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  1. #1
    Join Date
    Sep. 16, 2010
    Location
    Michigan
    Posts
    713

    Default Looking for ideas on how to move a 8x8 shed/playhouse

    Thanks to Craigslist, I can get a free 8x8 shed/playhouse. That is, if I can move it. It is really nice with vinyl siding, shingles, etc. and it is currently on stilts 70" off the ground.

    I have the carpentry skills to partially disassemble and reassemble it but I'd really like to move it mostly intact because it is very tightly built.

    What kind of equipment would I need? Would a skid steer and trailer do the trick or do I really need a forklift and flatbed if I want to keep it mostly in one piece?

    thoughts/ideas much appreciated?



  2. #2
    Join Date
    Nov. 23, 2009
    Location
    Lyman, ME
    Posts
    405

    Default

    A tractor with forks would prob do better with the unit, since its 6 feet off the ground. This unit should be okay in a trailer, unless you're going a long distance on a highway, etc. Bring cribbing and some heavy duty fabric strapping and rachettes. Use the strapping to tie the shed to your forklift frame. I am assuming the shed weighs less than a 1000 lbs.
    Good luck!



  3. #3
    Join Date
    Sep. 13, 2002
    Location
    Pacific Northwest
    Posts
    5,507

    Default

    We had a garden shed at our old property moved to the new one on a flatbed trailer. I'm not sure of the dimensions, but I'd guess it is about 8' x 12'. My SO hired a tow truck driver to do it and they used a winch to pull it onto the trailer...IIRC. Worked out much better than my SO's original plan to take it apart piece by piece and put back together. Had we done that, it would still be in pieces, and we've been here over ten years!

    Ours was not on stilts, however!



  4. #4
    Join Date
    Apr. 8, 2005
    Location
    Kentucky
    Posts
    4,597

    Default

    Roll-back type tow truck is what I always see that type of thing being moved on.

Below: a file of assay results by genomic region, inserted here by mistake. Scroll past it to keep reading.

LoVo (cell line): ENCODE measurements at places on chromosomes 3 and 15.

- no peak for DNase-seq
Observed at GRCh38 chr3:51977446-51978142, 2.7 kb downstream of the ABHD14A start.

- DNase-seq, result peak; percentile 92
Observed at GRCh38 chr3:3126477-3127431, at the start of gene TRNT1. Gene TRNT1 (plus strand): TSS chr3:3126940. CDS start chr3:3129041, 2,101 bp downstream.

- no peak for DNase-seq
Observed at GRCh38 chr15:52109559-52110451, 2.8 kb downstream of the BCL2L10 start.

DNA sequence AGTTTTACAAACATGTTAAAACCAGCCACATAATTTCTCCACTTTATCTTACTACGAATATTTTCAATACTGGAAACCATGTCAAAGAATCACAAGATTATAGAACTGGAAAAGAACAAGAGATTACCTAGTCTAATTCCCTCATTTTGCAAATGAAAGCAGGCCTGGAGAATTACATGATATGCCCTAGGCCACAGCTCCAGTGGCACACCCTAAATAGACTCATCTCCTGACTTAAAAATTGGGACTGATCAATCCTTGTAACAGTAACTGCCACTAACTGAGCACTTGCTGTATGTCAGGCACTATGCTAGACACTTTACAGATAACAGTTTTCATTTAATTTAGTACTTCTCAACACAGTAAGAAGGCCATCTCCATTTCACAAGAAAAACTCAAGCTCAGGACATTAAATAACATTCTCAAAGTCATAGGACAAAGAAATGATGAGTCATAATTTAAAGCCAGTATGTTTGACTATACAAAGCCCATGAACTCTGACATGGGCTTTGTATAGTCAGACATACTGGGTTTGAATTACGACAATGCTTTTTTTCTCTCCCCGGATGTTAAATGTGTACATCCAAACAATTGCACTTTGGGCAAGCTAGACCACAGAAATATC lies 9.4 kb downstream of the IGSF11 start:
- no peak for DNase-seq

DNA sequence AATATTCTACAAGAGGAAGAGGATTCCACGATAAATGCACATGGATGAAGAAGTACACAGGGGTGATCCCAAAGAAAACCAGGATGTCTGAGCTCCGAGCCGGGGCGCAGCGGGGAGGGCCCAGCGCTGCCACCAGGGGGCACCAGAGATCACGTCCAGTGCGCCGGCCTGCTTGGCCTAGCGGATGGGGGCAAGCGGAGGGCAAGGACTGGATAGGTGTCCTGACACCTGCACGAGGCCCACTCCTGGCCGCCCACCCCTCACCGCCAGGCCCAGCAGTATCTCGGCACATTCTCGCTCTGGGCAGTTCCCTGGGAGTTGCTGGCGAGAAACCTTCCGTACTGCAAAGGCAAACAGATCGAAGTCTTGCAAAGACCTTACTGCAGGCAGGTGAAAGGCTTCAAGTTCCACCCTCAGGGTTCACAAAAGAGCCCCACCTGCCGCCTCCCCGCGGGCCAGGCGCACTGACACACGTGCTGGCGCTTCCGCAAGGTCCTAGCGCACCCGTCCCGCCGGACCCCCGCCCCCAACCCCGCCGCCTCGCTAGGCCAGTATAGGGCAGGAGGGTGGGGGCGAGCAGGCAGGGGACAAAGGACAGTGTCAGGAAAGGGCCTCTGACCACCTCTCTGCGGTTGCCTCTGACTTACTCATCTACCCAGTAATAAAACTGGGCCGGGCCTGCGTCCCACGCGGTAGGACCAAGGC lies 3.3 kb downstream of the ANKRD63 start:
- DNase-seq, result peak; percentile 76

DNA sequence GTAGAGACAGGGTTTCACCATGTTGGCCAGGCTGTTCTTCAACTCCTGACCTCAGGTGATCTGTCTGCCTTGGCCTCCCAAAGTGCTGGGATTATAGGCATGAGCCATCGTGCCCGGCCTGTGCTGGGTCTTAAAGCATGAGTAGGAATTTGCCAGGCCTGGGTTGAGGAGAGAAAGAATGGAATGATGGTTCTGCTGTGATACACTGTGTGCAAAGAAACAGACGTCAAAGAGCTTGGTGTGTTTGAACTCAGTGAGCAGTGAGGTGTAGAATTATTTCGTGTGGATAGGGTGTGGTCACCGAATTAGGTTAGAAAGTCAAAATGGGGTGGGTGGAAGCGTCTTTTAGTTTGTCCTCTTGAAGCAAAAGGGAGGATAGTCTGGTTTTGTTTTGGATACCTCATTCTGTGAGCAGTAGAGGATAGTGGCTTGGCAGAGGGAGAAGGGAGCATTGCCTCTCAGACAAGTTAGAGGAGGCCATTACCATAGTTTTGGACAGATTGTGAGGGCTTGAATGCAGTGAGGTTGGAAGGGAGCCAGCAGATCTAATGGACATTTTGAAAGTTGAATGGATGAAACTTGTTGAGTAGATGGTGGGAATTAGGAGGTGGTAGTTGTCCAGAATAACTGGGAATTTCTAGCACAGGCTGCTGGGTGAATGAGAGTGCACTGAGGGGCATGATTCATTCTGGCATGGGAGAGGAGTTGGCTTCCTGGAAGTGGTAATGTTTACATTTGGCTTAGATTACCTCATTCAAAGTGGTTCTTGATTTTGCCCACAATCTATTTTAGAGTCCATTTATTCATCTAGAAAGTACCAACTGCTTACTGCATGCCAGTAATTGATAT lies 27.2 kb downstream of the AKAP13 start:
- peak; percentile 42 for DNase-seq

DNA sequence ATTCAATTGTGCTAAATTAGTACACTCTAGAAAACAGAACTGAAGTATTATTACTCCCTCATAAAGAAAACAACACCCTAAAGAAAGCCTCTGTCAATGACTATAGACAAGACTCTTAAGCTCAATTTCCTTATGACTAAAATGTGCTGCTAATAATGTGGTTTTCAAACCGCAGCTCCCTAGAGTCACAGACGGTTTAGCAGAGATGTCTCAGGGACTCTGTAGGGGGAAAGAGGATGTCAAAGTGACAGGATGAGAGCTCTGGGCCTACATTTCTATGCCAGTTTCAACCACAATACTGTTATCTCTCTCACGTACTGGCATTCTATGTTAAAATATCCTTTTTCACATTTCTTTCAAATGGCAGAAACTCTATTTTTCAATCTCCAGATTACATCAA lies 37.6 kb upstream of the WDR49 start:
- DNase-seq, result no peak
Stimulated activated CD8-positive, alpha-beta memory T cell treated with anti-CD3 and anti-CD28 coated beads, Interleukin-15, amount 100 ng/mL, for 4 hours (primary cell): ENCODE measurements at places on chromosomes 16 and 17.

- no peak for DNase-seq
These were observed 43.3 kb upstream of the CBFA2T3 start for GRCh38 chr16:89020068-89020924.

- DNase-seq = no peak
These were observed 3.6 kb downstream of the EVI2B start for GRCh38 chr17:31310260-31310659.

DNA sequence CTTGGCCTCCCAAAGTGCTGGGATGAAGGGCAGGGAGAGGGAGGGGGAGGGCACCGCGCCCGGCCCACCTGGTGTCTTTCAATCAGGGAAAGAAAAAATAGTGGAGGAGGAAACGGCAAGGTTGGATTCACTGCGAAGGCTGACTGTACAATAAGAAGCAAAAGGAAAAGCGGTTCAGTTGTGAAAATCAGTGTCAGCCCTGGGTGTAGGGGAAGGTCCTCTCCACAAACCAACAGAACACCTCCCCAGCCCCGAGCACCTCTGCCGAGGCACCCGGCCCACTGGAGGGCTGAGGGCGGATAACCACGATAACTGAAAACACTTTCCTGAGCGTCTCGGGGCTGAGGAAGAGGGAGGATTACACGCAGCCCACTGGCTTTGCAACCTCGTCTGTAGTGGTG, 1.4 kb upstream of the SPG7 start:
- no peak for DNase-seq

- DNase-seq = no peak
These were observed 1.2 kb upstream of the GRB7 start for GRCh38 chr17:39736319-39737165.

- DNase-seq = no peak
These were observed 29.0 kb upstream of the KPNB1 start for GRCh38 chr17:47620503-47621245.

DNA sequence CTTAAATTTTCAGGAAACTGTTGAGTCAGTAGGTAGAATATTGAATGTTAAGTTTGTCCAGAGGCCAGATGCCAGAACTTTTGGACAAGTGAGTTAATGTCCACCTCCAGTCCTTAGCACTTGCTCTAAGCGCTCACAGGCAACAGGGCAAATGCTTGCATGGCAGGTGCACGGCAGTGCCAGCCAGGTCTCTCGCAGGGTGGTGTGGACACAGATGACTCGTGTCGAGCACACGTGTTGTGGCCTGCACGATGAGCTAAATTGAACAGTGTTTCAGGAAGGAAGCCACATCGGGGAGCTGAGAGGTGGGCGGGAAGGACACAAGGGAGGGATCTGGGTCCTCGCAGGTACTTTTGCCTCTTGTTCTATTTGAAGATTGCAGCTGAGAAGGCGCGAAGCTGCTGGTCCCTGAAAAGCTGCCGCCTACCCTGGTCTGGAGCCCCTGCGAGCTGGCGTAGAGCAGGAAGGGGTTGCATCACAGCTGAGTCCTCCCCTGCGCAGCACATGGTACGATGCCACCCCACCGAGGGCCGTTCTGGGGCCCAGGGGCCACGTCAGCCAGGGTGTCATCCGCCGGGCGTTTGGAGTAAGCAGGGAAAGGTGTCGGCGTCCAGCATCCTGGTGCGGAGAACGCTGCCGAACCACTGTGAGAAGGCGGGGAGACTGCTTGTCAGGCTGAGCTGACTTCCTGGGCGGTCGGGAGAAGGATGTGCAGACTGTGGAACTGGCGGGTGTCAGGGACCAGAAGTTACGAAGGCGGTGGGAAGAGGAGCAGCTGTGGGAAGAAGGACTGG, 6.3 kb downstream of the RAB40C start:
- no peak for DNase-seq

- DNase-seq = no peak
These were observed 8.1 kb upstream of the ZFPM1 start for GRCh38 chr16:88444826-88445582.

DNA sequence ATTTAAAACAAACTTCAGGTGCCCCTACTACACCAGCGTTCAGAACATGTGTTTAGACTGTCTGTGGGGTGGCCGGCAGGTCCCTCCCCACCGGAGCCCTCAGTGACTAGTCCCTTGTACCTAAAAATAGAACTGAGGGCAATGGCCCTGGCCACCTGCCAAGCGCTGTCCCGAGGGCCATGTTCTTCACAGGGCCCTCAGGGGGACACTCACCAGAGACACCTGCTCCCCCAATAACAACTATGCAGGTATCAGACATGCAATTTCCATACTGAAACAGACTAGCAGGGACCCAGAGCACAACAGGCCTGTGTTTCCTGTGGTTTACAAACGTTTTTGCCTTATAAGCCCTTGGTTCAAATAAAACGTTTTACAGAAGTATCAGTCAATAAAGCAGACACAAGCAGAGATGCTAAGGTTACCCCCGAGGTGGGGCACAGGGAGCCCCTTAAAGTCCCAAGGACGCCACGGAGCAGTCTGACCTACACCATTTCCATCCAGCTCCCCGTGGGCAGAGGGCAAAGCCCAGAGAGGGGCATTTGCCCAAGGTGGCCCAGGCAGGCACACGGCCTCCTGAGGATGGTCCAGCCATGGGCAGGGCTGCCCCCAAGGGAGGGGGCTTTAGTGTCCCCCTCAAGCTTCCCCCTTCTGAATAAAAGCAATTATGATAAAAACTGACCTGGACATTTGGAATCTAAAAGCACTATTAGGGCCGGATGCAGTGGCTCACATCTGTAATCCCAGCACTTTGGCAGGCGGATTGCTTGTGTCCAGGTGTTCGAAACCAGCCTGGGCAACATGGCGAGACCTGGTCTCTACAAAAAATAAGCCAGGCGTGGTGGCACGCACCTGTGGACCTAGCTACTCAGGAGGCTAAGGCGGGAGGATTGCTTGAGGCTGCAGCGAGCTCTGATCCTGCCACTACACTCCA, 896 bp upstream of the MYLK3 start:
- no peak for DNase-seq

5. #5
    Join Date
    Dec. 6, 2007
    Posts
    277

    Default

    i called a tow truck with a flat bed one time to move an 8 x 12' shed. It was well-constructed and sturdy, built on two 4 x 4' skids. Just drilled a hole in the end of each skid, put in an eye-bolt, hooked a chain from eye to eye and the truck winched up up on the flat bed and strapped 'er down.

    Moved the shed about ten miles for $60 and a sixer.

    Worked perfectly!



  6. #6
    Join Date
    Sep. 16, 2010
    Location
    Michigan
    Posts
    713

    Default

    Quote Originally Posted by Miss Motivation View Post
    i called a tow truck with a flat bed one time to move an 8 x 12' shed. It was well-constructed and sturdy, built on two 4 x 4' skids. Just drilled a hole in the end of each skid, put in an eye-bolt, hooked a chain from eye to eye and the truck winched up up on the flat bed and strapped 'er down.

    Moved the shed about ten miles for $60 and a sixer.

    Worked perfectly!
    tow truck! that sounds like a great idea. thanks, everyone!



  7. #7
    Join Date
    Mar. 14, 2010
    Location
    Earlysville, Virginia
    Posts
    3,295

    Default

    We just moved our 16X8 shed. Used the rollback truck. When we started pulling the shed onto the truck, the front tires were about 2 feet off the ground. But it worked!!
    Charlie Brown (1994 bay TB X gelding)
    White Star (2004 grey TB gelding)

    Mystical Moment, 1977-2010.



  8. #8
    Join Date
    Nov. 6, 2002
    Location
    Henrico, NC 36 30'50.49" N 77 50'17.47" W
    Posts
    6,105

    Default

    If you don't have a loader or forklift big enough to pick it up:

    Screw big strap hinges to the legs. Cut one pair all the way through before mounting the hinges. Cut the other pair partially through on the side that the hinges will mount to. Tie a truck or some other vehicle to the side you will lower it away from. Mount hinges down low the with same method. Put wedges in behind the saw so you can get it out.

    Hire a rollback truck, and lower it on the parallelogram letting the operator use his winch to break the bottom cuts so it can hinge down onto the bed without damaging anything.



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